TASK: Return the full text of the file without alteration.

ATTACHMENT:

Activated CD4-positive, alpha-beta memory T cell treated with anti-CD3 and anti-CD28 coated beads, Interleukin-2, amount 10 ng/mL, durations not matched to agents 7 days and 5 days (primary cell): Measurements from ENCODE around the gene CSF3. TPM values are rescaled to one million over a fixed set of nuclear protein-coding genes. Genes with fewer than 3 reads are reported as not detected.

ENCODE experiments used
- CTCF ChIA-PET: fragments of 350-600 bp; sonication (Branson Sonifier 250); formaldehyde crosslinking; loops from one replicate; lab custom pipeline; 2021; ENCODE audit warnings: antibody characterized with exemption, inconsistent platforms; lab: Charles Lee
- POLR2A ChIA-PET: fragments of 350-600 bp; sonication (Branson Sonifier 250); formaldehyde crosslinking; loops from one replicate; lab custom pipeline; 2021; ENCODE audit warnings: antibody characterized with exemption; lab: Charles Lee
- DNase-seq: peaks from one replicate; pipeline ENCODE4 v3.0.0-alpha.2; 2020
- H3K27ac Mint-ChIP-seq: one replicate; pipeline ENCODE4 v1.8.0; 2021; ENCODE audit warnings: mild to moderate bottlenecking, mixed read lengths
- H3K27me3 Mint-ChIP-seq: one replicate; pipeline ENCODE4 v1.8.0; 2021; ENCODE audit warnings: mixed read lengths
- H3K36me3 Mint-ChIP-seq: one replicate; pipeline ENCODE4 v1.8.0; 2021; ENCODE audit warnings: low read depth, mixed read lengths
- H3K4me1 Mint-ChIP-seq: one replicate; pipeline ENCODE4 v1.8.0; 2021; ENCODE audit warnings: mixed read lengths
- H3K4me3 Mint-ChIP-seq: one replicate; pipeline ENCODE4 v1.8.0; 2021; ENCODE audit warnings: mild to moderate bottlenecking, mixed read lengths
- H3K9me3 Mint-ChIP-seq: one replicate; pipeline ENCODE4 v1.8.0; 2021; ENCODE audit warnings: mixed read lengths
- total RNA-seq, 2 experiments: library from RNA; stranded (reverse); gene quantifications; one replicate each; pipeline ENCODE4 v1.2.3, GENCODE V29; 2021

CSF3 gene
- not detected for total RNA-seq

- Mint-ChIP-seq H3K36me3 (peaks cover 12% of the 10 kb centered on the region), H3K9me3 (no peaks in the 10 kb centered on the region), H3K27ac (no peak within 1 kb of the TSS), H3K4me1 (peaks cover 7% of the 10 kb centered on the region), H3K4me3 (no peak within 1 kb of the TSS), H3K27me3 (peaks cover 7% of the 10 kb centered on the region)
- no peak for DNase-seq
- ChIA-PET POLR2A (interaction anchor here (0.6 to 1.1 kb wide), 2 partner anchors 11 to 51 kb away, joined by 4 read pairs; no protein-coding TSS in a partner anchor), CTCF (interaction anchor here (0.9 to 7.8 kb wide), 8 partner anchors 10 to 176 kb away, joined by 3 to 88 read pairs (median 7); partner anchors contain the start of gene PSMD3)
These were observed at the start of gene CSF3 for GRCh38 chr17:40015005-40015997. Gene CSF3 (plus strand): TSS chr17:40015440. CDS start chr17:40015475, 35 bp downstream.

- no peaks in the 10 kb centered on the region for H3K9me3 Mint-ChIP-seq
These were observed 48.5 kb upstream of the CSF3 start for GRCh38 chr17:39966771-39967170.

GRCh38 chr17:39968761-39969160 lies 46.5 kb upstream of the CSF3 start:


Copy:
Activated CD4-positive, alpha-beta memory T cell treated with anti-CD3 and anti-CD28 coated beads, Interleukin-2, amount 10 ng/mL, durations not matched to agents 7 days and 5 days (primary cell): Measurements from ENCODE around the gene CSF3. TPM values are rescaled to one million over a fixed set of nuclear protein-coding genes. Genes with fewer than 3 reads are reported as not detected.

ENCODE experiments used
- CTCF ChIA-PET: fragments of 350-600 bp; sonication (Branson Sonifier 250); formaldehyde crosslinking; loops from one replicate; lab custom pipeline; 2021; ENCODE audit warnings: antibody characterized with exemption, inconsistent platforms; lab: Charles Lee
- POLR2A ChIA-PET: fragments of 350-600 bp; sonication (Branson Sonifier 250); formaldehyde crosslinking; loops from one replicate; lab custom pipeline; 2021; ENCODE audit warnings: antibody characterized with exemption; lab: Charles Lee
- DNase-seq: peaks from one replicate; pipeline ENCODE4 v3.0.0-alpha.2; 2020
- H3K27ac Mint-ChIP-seq: one replicate; pipeline ENCODE4 v1.8.0; 2021; ENCODE audit warnings: mild to moderate bottlenecking, mixed read lengths
- H3K27me3 Mint-ChIP-seq: one replicate; pipeline ENCODE4 v1.8.0; 2021; ENCODE audit warnings: mixed read lengths
- H3K36me3 Mint-ChIP-seq: one replicate; pipeline ENCODE4 v1.8.0; 2021; ENCODE audit warnings: low read depth, mixed read lengths
- H3K4me1 Mint-ChIP-seq: one replicate; pipeline ENCODE4 v1.8.0; 2021; ENCODE audit warnings: mixed read lengths
- H3K4me3 Mint-ChIP-seq: one replicate; pipeline ENCODE4 v1.8.0; 2021; ENCODE audit warnings: mild to moderate bottlenecking, mixed read lengths
- H3K9me3 Mint-ChIP-seq: one replicate; pipeline ENCODE4 v1.8.0; 2021; ENCODE audit warnings: mixed read lengths
- total RNA-seq, 2 experiments: library from RNA; stranded (reverse); gene quantifications; one replicate each; pipeline ENCODE4 v1.2.3, GENCODE V29; 2021

CSF3 gene
- not detected for total RNA-seq

- Mint-ChIP-seq H3K36me3 (peaks cover 12% of the 10 kb centered on the region), H3K9me3 (no peaks in the 10 kb centered on the region), H3K27ac (no peak within 1 kb of the TSS), H3K4me1 (peaks cover 7% of the 10 kb centered on the region), H3K4me3 (no peak within 1 kb of the TSS), H3K27me3 (peaks cover 7% of the 10 kb centered on the region)
- no peak for DNase-seq
- ChIA-PET POLR2A (interaction anchor here (0.6 to 1.1 kb wide), 2 partner anchors 11 to 51 kb away, joined by 4 read pairs; no protein-coding TSS in a partner anchor), CTCF (interaction anchor here (0.9 to 7.8 kb wide), 8 partner anchors 10 to 176 kb away, joined by 3 to 88 read pairs (median 7); partner anchors contain the start of gene PSMD3)
These were observed at the start of gene CSF3 for GRCh38 chr17:40015005-40015997. Gene CSF3 (plus strand): TSS chr17:40015440. CDS start chr17:40015475, 35 bp downstream.

- no peaks in the 10 kb centered on the region for H3K9me3 Mint-ChIP-seq
These were observed 48.5 kb upstream of the CSF3 start for GRCh38 chr17:39966771-39967170.

GRCh38 chr17:39968761-39969160 lies 46.5 kb upstream of the CSF3 start: